Some states DO publish clinical hour data. I completed my BSN and was originally licensed in Ohio. I haven't looked lately but at the time I was attending college this was all published.
I think this conversation needs to address a more complex issue which I didn't see while skimming the discussion. Nursing schools can WANT to increase clinical hours or change the format of what clinicals have evolved to become. However, nursing schools do not OWN this. There are extremely specific and complex contracts and requirements from hospitals and other clinical site locations that have helped to make clinicals what they are not as opposed to what they used to be in the "good old days". I would argue that there are more restrictions on students of all varieties and disciplines due to organizational desires to limit liability and mitigate risk.
This is of course, compounded by the fact that even if a school has a contract with a hospital, that does not mean the staff is open and accepting of having students. While I was in my MSN program, I was a BSN tutor and TA for several BSN classes. You cannot imagine how many times, from the number of students myself and other class faculty heard that (insert unit name / insert facility name / insert info about primary preceptor) is not open to having students, it's a second thought, nobody is willing to teach during clinical time.
We are not helping this problem any. Clinical nurses, management and leadership own a part of this. Nursing schools own part too. But the students also own part. Another part is that even when I was in school (~10 years ago now) the quality and competence of our clinical instructors varied greatly. That's on us - those of us practicing clinically - to be willing to help change things. We can be part of the solution or part of the problem...but we shouldn't be complaining if we're the ones unwilling to teach students.
Not to mention, the regulation of clinical facilities is vastly different than it was many years ago. All of these comments referencing the 1970s, 1980s, 1990s - have we forgotten that all of those situations predate this focus on patient safety, morbidity and mortality? Just because most students and many patients survived doesn't mean it was actually better.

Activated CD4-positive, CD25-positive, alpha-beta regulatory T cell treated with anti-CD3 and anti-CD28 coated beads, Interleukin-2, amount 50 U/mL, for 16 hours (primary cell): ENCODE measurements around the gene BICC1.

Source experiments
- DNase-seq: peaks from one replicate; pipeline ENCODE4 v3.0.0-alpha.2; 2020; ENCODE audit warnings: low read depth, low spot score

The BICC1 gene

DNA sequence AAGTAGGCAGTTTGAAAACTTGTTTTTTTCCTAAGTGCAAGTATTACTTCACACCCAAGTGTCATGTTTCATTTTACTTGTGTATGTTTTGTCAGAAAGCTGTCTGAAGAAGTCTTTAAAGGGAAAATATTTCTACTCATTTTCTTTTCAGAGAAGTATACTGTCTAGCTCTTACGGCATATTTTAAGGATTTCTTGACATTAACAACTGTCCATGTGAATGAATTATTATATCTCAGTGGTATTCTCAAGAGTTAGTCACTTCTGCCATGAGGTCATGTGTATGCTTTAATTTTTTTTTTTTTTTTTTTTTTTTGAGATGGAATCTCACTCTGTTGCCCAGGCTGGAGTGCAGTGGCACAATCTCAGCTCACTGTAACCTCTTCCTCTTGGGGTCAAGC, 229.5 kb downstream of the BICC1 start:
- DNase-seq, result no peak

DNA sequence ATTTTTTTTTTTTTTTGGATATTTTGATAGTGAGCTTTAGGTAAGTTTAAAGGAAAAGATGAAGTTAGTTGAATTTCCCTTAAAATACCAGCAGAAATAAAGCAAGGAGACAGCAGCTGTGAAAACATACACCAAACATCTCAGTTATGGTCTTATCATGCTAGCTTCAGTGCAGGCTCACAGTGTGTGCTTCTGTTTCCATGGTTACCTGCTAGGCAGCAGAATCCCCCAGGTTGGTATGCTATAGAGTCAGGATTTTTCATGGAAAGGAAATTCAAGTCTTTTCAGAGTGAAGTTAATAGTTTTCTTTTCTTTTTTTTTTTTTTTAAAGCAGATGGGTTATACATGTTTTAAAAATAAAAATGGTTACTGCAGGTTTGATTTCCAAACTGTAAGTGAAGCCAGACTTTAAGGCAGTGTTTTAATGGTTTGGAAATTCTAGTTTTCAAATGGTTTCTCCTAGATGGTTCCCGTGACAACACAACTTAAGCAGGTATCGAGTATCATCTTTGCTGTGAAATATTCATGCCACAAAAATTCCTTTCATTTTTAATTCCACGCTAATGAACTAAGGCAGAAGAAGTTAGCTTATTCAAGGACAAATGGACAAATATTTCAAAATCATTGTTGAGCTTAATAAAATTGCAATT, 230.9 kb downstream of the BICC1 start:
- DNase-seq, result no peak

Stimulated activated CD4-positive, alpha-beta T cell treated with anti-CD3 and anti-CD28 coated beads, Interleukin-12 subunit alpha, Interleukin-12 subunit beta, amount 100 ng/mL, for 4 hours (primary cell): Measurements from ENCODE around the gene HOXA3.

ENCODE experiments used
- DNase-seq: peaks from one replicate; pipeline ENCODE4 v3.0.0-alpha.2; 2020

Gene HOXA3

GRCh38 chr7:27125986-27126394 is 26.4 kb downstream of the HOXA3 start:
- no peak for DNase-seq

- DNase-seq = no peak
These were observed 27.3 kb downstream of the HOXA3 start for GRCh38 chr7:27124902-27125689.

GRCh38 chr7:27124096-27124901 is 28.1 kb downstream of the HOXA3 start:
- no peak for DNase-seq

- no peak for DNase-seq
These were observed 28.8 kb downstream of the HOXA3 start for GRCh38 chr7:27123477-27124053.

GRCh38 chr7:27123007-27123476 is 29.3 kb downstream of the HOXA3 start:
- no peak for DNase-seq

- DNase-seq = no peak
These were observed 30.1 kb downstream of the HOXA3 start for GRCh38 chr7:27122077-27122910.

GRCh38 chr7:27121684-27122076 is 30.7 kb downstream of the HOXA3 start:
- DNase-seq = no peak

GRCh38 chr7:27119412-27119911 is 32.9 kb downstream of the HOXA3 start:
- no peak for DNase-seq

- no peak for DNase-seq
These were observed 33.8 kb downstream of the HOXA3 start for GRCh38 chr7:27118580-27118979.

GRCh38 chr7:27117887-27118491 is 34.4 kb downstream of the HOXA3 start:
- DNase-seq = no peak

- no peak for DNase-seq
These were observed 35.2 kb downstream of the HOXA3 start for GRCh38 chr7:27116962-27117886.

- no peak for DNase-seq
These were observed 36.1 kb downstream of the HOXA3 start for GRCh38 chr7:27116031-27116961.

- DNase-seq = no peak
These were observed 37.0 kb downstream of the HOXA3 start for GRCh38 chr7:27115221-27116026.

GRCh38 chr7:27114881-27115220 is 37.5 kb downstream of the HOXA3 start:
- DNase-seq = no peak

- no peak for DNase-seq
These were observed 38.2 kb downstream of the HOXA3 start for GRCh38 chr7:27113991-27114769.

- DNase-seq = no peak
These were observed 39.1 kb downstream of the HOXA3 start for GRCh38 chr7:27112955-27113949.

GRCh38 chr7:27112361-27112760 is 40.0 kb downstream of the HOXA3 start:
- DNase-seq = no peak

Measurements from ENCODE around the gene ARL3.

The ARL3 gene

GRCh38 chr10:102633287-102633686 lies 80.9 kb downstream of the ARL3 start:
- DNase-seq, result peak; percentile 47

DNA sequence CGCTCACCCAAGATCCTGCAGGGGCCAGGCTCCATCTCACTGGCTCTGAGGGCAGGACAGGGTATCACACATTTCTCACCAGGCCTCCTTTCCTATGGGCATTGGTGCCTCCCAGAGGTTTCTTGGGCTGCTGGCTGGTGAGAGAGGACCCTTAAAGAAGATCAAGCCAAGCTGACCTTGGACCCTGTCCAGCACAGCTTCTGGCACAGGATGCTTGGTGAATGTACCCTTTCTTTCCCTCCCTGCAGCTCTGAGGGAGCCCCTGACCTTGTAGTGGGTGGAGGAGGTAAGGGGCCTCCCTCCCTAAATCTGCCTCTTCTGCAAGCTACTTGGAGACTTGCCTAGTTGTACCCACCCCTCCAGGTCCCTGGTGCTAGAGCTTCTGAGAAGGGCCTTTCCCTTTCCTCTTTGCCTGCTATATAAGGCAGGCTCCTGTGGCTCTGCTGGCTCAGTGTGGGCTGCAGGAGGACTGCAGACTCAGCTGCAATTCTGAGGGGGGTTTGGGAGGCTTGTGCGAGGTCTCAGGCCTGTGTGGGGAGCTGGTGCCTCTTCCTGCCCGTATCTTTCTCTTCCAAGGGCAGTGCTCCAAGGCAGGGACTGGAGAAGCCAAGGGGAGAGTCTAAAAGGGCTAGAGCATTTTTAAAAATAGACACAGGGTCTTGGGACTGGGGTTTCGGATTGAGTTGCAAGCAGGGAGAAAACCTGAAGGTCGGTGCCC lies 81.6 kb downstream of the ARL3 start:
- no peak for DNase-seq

As for the comment about working doubles regularly as a student (or otherwise): there is a TON of data and literature that shows that the potential for making an error vastly increases after 10 hours of work. I have worked my share of 16's, been on call for a week straight in addition to working my regular hours, have worked easily 80 hours in one week regularly... Just because we accept it does not make it right or best, and it actually tends to hurt our argument for "better".
I greatly benefited from being a nursing assistant during nursing school. I was in the float pool at a large university hospital - I learned time management, to advocate for myself and to trust nobody. I had to unlearn that last part - about trust - to a healthy level of concern in my current job. I love the team I'm part of now, but wouldn't value it without what I experienced as a float nursing assistant. I had to learn time management - the float was ALWAYS given the worst assignment (save for a few select units who treated us well) and my assignment often changed q4 hours. Having learned time management and some other key skills, I was in a better place as an RN.
As an OR nurse who frequently precepts our new hire OR nurses and surg techs - I have to endorse the comment shared earlier that the task skills can be taught and refined. The bigger picture issues take much more work.